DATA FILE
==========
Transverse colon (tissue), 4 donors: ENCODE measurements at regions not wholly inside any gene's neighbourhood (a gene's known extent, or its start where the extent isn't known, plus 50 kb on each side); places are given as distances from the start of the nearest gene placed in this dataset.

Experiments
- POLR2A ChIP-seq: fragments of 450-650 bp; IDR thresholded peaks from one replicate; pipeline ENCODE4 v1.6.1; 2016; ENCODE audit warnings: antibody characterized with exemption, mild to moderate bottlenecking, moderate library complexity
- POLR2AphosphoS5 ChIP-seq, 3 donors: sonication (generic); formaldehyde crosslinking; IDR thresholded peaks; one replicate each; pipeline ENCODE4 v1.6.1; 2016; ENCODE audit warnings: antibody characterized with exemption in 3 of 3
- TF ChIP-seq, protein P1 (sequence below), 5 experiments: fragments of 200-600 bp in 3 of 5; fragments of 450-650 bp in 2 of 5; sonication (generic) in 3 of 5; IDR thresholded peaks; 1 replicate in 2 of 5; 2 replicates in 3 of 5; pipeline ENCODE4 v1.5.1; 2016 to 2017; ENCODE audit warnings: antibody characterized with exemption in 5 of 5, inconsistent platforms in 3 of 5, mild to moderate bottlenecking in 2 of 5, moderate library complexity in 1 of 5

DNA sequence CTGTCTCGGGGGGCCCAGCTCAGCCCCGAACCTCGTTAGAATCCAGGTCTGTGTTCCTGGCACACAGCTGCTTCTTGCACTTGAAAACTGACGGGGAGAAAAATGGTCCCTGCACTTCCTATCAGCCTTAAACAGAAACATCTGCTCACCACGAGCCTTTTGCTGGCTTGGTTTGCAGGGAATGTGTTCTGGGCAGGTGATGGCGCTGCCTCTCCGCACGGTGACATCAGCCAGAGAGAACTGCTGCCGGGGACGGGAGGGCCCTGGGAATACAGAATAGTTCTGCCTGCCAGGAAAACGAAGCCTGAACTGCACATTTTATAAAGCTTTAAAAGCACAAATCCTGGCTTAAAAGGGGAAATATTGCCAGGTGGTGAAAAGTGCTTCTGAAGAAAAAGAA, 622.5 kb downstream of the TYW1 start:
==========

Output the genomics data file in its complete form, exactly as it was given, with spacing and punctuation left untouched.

Transverse colon (tissue), 4 donors: ENCODE measurements at regions not wholly inside any gene's neighbourhood (a gene's known extent, or its start where the extent isn't known, plus 50 kb on each side); places are given as distances from the start of the nearest gene placed in this dataset.

Experiments
- POLR2A ChIP-seq: fragments of 450-650 bp; IDR thresholded peaks from one replicate; pipeline ENCODE4 v1.6.1; 2016; ENCODE audit warnings: antibody characterized with exemption, mild to moderate bottlenecking, moderate library complexity
- POLR2AphosphoS5 ChIP-seq, 3 donors: sonication (generic); formaldehyde crosslinking; IDR thresholded peaks; one replicate each; pipeline ENCODE4 v1.6.1; 2016; ENCODE audit warnings: antibody characterized with exemption in 3 of 3
- TF ChIP-seq, protein P1 (sequence below), 5 experiments: fragments of 200-600 bp in 3 of 5; fragments of 450-650 bp in 2 of 5; sonication (generic) in 3 of 5; IDR thresholded peaks; 1 replicate in 2 of 5; 2 replicates in 3 of 5; pipeline ENCODE4 v1.5.1; 2016 to 2017; ENCODE audit warnings: antibody characterized with exemption in 5 of 5, inconsistent platforms in 3 of 5, mild to moderate bottlenecking in 2 of 5, moderate library complexity in 1 of 5

DNA sequence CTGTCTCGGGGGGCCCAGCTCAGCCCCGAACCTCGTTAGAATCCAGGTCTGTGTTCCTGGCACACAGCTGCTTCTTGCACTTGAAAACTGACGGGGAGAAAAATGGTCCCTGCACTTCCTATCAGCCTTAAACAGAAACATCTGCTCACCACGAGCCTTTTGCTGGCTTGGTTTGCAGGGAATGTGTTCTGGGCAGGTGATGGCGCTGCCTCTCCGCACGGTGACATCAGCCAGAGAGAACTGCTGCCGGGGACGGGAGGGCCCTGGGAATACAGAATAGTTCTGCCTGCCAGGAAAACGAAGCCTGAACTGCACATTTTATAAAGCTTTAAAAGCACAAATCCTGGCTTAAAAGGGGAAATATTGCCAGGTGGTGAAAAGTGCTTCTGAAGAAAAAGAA, 622.5 kb downstream of the TYW1 start: